Eventually I fell in love, remarried, and had two boys, who are now 12 and 15. Over the past nineteen years of marriage I have gone from being the non-custodial dad blending a new family to new dad again with mom-chosen gift and cards to present day, where the boys pester me about what I might like for a gift, then miss the obvious-to-me hints I drop on Facebook or stick with magnets to the refrigerator door.
Nearly two-decades ago, Father’s Day was an odd hodge-podge of emotions, with a young, transient daughter who inherited my knack for quirky, endearing gifts and off-beat, humorous cards that she has retained and refined. She will hopefully find a lot of these herself in a box someday and wonder aloud “He saved that?”
Ahh, as they say here in New Orleans,”It’s all good.”
Fortunately, I am still picking out those step-father cards , though I long ago just skipped the specialty section and just get something that says ‘Happy Father’s Day’ with humor. Or an e-card. (Check your email on Sunday, Gary!)
Ecards. Times do change.
In my half-century plus, I have learned that Father’s Day isn’t just about dad.
My father’s parents both died before I was born, my mother’s mother when I was four. My mom’s father (always ‘Gramps’ to me – I don’t ever remember calling him ‘grandpa’ or anything else but Gramps) was an engaging and integral part of my life until he died, just a few years before my father did. I remember fondly family vacations the four of us took; the Black Hills, Colorado, Wisconsin Dells. The year I lived with him while going to Brown Institute. Great times.
Gramps, too, held to an eclectic collection of treasures I had given him throughout the years; rock jewelry in the same vein that I had given my dad, along with a collection of handmade ashtrays and coasters from my encase-things-in-clear-acrylic phase in my early teens (less noisy but more smelly than the rock tumbler, my parents frequently used Christmas gifts to encourage my creative side) and candles from my more regrettable candle-making years, plus a couple of lopsided beer-bottle beer glasses from the year after I got a bottle-cutter kit. (keep in mind, it was the 70’s)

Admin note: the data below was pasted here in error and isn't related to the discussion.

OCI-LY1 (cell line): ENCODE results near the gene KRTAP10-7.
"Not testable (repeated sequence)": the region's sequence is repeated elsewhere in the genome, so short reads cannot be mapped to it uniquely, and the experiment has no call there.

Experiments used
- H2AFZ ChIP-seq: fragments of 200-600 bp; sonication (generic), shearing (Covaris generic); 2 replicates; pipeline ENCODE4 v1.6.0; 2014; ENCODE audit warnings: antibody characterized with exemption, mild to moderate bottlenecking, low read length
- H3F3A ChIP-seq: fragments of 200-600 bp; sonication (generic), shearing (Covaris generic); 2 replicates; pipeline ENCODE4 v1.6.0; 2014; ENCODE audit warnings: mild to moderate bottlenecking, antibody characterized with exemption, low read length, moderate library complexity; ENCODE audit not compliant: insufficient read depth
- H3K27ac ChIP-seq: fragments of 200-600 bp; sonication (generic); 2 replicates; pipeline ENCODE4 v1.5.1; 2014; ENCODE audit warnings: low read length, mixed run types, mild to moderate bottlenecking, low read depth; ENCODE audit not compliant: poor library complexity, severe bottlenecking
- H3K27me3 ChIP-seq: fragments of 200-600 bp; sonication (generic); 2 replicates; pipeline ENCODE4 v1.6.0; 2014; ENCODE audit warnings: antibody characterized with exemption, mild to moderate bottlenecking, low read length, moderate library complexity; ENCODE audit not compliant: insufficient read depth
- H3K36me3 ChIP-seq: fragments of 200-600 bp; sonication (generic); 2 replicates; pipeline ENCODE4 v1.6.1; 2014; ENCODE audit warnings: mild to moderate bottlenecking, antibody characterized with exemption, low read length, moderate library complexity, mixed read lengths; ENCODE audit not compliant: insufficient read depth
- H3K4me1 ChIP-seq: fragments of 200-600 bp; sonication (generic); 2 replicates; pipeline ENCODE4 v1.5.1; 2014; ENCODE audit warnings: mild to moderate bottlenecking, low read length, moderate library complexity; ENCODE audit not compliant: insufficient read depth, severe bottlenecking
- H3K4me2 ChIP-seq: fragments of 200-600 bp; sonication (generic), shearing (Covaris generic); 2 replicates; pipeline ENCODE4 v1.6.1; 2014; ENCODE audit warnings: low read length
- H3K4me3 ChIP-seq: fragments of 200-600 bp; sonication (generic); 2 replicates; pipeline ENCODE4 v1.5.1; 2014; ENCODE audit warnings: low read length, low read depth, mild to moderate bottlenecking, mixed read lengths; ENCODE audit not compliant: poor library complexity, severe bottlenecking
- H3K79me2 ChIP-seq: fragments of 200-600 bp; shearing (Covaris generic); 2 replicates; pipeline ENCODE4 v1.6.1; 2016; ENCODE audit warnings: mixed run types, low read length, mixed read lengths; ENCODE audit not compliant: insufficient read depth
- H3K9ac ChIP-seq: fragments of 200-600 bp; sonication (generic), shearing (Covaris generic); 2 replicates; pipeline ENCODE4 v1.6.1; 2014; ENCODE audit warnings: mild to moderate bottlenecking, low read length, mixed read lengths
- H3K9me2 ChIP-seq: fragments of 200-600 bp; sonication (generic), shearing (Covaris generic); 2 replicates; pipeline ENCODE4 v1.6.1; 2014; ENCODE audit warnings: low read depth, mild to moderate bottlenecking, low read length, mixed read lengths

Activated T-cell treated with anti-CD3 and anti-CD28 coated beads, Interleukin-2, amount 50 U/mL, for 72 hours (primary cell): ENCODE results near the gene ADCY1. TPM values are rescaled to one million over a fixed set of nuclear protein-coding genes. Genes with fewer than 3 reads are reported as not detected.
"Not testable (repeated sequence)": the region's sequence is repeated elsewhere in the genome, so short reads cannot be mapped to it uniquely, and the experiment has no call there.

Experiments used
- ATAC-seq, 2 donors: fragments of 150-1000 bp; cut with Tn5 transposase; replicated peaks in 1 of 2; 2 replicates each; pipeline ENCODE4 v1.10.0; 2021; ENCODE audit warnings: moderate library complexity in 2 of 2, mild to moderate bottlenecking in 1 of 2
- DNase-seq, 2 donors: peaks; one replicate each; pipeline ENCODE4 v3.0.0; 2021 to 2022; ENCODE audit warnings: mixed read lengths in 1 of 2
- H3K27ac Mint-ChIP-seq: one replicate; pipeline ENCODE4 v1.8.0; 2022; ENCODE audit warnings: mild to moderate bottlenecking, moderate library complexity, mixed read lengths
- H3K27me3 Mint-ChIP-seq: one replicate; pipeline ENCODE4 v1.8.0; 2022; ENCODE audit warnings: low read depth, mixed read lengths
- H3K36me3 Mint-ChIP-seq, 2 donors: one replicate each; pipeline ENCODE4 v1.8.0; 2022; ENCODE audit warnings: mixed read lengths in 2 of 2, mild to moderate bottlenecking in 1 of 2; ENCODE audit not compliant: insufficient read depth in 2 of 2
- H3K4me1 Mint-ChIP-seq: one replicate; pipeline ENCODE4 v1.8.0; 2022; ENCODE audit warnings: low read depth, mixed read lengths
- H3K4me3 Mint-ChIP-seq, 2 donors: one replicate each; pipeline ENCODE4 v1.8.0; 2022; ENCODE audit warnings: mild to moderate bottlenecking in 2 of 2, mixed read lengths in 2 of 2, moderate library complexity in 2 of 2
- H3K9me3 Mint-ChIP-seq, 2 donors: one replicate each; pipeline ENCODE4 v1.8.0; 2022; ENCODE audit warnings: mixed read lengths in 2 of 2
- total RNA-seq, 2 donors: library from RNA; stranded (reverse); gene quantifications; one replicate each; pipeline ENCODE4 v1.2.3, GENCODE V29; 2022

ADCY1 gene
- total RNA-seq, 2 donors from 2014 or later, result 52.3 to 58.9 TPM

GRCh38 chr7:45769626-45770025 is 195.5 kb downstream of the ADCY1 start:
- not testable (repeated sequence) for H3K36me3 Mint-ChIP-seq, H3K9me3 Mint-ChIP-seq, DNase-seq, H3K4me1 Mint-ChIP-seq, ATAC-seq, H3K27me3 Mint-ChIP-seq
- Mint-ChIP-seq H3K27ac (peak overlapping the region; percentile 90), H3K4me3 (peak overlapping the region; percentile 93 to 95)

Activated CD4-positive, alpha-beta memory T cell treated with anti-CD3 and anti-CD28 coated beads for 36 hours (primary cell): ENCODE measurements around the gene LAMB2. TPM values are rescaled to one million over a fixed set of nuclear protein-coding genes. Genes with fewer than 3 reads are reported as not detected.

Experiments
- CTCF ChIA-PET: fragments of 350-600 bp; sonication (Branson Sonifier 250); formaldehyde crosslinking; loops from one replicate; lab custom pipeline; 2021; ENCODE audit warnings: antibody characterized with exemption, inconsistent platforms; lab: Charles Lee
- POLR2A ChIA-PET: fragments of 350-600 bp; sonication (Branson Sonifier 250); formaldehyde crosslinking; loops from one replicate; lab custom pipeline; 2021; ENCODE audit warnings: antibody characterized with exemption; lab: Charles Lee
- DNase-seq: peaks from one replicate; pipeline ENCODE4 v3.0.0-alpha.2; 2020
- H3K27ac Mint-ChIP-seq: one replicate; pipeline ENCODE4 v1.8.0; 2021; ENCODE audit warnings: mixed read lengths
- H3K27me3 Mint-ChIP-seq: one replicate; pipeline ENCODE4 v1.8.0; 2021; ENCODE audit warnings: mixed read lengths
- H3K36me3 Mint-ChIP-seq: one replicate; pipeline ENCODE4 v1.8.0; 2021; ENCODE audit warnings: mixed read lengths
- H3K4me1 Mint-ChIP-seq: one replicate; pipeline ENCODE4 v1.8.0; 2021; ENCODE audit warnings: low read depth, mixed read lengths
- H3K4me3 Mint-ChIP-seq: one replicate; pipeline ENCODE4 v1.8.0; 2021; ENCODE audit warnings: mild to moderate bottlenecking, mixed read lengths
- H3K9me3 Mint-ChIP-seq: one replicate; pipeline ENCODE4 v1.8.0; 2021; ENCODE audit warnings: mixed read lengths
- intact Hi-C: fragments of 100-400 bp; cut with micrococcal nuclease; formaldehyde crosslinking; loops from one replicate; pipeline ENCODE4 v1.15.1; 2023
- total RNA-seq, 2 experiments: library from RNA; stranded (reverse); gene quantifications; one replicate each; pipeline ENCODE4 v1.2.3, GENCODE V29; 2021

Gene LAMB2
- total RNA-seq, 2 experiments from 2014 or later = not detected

Some of these goodies were stashed away, but many were on prominent display in Gramps’ small apartment – including the eight-inch alligator with coins and stamps from his native Norway enclosed and visible all along the gator’s back and tail. No, there are no alligators in Norway. Yes, it is a rather ugly looking thing. But I made it, for my grandpa, and he kept it out and on prominent display for a lot of years.
There was also Ivar, at whose lake home in northern Minnesota I spent a dozen joyous childhood summers with he and his wife. Many of my friends from that era were surprised to learn years later that I wasn’t their grandchild, just a family friend. He too, left a collection of stuff from and made by me. he too, apparently, had a penchant for ugly candles he never burned. And beer glasses couldn’t drink from.
My dad, Gramps, Ivar – all are long gone from the scene, all missed on Father’s Day….at least, missed in a physical, wish-I-could-see-you-again sense.
As dads and stepdads, granddads real and ‘adopted’ go, I hit the mother (father) lode.
I was truly blessed in that regard, and their presence in my life one of the greatest of all Father’s Day gifts I have or will ever receive. They aren’t trinkets stuffed in a dresser drawer, aren’t sitting dusty on a shelf in a living room. I do have some of their physical artifacts, but the good stuff is all where it can’t be seen, but is always in use.
Best of all, I can use what they left me and partake in one of the grandest of American holiday traditions: re-gifting.
Happy Father’s Day.